The following patterns from this text relate to the Publish/Subscribe pattern:
Event Monitor: Clients use the Event Monitor pattern when there is no discernable event notification mechanism available on a target Web Service or when the available mechanism does not adequately fit the needs of the client.
Observer: The Observer pattern is a simple version of the Publish/ Subscribe pattern. The primary distinction between the Publish/Subscribe pattern and the Observer pattern is in the partitioning of the responsibility for event ownership out of the event service and into a separate publishing entity. The Observer pattern keeps responsibility for event ownership in the Observable object.
Faux Implementation: The Observer and Publish/Subscribe patterns are predicated on having a Web Service implemented by the client set up to receive event notifications. This is a heavy burden to place on potentially resource-constrained application environments. Fortunately, there are other lightweight mechanisms for registering and receiving event notifications, and the Faux Implementation pattern discusses these.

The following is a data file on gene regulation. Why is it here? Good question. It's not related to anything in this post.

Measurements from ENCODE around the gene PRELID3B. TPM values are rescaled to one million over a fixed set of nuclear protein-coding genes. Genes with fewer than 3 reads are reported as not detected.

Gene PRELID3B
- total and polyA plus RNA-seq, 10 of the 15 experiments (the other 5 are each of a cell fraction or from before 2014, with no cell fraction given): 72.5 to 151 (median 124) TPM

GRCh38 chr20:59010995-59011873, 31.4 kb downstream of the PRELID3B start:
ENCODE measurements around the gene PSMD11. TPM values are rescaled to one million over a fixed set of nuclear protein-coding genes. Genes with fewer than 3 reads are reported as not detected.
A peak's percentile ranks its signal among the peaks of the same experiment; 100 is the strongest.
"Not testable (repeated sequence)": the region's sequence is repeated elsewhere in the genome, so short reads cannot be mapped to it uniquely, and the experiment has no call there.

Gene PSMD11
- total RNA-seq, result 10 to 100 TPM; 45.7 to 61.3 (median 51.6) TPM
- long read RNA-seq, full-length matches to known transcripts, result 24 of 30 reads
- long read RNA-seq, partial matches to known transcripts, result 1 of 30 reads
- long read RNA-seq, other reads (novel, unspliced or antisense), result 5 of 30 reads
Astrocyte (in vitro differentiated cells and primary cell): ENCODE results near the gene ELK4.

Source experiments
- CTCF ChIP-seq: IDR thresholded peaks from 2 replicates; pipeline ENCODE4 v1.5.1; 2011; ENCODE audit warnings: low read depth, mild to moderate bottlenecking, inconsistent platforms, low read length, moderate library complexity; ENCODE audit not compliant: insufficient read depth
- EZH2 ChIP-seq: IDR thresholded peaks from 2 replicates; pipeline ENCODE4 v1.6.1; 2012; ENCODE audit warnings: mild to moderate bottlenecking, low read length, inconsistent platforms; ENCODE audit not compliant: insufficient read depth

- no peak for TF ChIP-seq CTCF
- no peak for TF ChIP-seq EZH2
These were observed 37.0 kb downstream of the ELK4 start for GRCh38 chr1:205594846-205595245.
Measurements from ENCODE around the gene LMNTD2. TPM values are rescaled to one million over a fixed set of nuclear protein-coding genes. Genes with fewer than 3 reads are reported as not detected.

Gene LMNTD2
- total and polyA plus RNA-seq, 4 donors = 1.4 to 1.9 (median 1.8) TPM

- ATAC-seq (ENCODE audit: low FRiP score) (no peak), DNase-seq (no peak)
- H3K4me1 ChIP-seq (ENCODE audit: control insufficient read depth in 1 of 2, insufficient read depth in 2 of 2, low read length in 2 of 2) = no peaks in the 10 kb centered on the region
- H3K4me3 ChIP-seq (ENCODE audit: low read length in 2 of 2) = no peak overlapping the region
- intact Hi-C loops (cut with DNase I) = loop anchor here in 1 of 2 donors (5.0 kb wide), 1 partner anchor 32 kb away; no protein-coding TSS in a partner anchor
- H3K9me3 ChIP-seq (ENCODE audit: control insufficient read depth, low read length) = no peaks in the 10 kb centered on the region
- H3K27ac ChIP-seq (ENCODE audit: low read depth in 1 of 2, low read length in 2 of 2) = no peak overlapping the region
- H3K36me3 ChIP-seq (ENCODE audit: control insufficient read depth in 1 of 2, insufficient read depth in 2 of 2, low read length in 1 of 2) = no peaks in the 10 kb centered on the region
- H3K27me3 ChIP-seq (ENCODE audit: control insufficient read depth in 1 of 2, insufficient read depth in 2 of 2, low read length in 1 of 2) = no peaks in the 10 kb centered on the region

Physical Tiers: The Observer pattern and the Publish/Subscribe pattern, as presented, do not plug into a stand-alone application. This is obviously a problem as the usefulness of the pattern implementations is limited. The Faux Implementation pattern indirectly addresses the problem because the listener becomes a part of the primary program. On the other hand, there are environments where self-encapsulated Web Services are best for observing event notifications. For these environments, the Physical Tiers pattern helps better structure your application for logic reuse.